The film also tackles the controversy of patriarchal gender roles in the black community which is something people do not talk about. The Color Purple “breaks a certain cultural silence about abuse” (Bond). The reputation of the black community had been “preserved” and this movie cracks open the untold truth on abuse in the black community (Bond). Audiences were also shocked when seeing a homosexual relationship depicted during the Jazz era however the atmosphere that the blues brought to people during the roaring twenties awakened new sexual possibilities. Shug Avery was the first person to show Celie how to love someone and that sex is not something for a man to “do his business on” but for both parties to enjoy (The Color Purple- 1985). Even though the relationship was controversial and normally would face social discrimination, it was something that Celie and Shug shared together. The point of the story was not for them to end up together but more for Celie, who was able to recognize that she loved herself because “self-acceptance leads to substantial community standing and sexual satisfaction flow[s] from self-esteem” (Bond). When producing a movie like The Color Purple, historical accuracy can be difficult to portray and more difficult for audiences to accept. The cast and crew of this film did a perfect job portraying the struggles that black women and black people faced during the early twentieth century but in the end, the main characters of The Color Purple, were able to love themselves and find peace in their world.
Part C: The Color Purple is full of imagery and metaphors depicted by Steven Spielberg in the film, and by Alice Walker in her novel. The actual color purple is shown as a metaphor as well. This being the biggest metaphor in the movie because it represents the wonders that God provides, and how each person must find it in themselves to enjoy God’s creations. Shug Avery is the first one to teach Celie how to enjoy life and she explains this as they walk through the meadow of purple flowers. For Celie, the purple flowers represent her adolescent memories with her sister. One of the rarer good times she has in life and when she walks through the meadow again, her new friend and lover explain how to enjoy small things God gives one, which in turn helps one love life. Purple is also the color of royalty, showing the “endless possibilities available to Celie and other black women if they stand up for their own rights” (The Color Purple: Metaphor Analysis).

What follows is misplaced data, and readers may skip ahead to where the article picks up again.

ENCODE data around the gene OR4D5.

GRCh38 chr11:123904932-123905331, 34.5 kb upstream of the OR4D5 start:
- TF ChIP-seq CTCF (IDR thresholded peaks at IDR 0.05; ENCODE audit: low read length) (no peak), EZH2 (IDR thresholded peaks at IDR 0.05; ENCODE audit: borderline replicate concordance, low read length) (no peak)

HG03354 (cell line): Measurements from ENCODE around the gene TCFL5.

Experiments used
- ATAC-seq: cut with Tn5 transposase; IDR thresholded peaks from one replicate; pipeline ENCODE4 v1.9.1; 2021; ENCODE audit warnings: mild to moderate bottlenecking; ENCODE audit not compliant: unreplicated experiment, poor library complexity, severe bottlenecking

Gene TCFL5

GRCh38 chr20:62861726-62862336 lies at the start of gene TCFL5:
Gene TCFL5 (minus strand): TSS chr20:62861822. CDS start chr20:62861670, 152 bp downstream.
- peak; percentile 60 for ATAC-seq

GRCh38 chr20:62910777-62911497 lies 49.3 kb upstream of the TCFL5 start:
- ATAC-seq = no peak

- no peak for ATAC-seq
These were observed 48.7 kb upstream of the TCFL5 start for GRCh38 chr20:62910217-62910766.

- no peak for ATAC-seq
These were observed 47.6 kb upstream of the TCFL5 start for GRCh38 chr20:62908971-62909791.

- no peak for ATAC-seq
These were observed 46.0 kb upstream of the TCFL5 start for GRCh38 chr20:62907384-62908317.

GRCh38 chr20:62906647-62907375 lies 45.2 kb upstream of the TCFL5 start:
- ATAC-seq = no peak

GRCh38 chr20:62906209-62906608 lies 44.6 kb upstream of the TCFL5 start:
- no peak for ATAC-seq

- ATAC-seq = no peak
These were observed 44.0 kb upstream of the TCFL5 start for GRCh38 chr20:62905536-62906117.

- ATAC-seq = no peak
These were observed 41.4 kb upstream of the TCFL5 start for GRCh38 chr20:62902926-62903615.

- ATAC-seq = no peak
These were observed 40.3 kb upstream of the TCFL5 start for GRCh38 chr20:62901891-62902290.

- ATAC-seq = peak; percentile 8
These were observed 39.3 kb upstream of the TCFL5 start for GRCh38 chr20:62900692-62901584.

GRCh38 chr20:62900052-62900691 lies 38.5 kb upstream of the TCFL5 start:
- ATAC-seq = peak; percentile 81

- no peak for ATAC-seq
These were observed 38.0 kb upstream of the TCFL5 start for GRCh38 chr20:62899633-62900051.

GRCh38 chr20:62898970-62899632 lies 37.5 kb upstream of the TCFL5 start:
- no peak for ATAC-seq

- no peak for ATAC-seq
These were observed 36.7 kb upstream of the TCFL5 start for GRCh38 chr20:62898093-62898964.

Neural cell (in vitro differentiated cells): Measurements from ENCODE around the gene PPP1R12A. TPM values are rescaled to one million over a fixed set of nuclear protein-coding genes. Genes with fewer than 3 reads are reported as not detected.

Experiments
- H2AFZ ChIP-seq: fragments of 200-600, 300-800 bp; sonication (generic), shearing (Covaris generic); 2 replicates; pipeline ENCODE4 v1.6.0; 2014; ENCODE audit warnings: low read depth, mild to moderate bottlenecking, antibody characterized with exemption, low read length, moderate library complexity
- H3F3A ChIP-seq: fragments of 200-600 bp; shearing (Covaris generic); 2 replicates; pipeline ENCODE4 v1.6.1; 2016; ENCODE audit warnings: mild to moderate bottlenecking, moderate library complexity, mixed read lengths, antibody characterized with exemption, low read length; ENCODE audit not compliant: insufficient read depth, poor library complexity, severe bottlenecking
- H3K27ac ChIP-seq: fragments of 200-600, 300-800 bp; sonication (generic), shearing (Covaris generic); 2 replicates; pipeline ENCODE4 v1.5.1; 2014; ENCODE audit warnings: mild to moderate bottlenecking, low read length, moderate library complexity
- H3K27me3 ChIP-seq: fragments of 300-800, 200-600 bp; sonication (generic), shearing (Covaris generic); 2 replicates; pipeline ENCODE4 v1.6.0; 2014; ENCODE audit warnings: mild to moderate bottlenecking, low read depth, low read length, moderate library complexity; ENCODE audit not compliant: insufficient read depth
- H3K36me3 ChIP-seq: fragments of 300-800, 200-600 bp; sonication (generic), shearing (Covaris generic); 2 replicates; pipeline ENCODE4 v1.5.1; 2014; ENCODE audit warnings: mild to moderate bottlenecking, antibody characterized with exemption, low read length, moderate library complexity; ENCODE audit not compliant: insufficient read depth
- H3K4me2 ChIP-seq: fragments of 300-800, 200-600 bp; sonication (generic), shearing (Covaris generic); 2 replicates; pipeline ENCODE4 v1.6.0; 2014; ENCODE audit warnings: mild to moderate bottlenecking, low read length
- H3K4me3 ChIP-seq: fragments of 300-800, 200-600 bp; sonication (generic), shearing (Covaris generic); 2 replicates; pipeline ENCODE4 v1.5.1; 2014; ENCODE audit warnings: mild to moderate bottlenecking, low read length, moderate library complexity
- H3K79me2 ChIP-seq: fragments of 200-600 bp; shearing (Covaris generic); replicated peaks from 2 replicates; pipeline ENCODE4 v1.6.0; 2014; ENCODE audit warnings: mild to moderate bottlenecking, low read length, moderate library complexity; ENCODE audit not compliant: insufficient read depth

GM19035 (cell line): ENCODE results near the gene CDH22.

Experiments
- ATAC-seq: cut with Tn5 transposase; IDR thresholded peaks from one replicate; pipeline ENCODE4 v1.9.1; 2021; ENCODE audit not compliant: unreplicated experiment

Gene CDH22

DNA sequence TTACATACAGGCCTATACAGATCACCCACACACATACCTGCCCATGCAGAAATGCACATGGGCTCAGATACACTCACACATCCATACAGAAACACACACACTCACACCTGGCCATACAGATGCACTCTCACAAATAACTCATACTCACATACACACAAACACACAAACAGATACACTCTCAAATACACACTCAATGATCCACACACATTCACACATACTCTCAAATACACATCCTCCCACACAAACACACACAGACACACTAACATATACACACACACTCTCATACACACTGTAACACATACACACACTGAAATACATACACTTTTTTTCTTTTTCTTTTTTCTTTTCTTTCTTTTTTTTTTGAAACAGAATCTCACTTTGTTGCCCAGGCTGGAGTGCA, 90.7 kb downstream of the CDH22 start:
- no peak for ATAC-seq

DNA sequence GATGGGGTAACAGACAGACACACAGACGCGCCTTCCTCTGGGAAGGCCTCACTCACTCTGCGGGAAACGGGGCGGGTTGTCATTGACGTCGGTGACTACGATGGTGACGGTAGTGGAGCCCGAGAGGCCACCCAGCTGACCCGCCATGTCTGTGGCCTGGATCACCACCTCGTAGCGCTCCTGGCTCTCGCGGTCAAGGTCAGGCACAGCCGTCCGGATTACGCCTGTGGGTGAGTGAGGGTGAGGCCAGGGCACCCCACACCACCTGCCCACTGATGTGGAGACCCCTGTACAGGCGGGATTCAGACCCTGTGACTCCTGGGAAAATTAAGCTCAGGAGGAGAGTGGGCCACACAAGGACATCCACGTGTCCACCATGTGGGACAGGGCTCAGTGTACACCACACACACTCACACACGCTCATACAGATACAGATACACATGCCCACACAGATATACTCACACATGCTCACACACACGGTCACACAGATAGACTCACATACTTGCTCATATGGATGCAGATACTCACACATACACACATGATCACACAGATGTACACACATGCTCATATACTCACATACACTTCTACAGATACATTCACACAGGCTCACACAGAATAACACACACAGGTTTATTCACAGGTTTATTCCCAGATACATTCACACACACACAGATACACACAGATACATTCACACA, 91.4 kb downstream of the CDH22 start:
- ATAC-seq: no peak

Every scene with the purple flowers was shot at dusk, including the ending scene. The ending scene is the moment where each character becomes equal parts and there is no longer a separation of gender or class. In another research paper evaluating the movie, student Chelsey Boutan states that “people can’t live only to survive, they have to find those few good things in their life, even during terrible times” (Boutan). The purple flowers give audiences a sense of serenity and hope which shows that it is up to the individual to find the good things in life. There is also the metaphor of pants which conveys Nettie’s new life and towards the end, Celie’s tailor business. Both the film and the novel use this symbol to show that “women who live in a patriarchal or sexist society can become liberated through economic independence and nonviolence” (Boutan). The film also shows a scene of Sofia trying on a pair of pants that in Celie’s “one size fits all” store and Sofia is seen feeling more independent than ever. The movie, The Color Purple does a beautiful job of depicting the central themes, characters, setting, plot and symbols using Steven Spielberg’s techniques. There is a common mistake of The Color Purple as a story of “abused women amidst racial bigotry and male dominance,” but it expands on a lot more than that (Litton). The Color Purple dives deep into each of its characters, exposing their inner thoughts, while they each discovered their own respectable power to speak up in the face of adversity.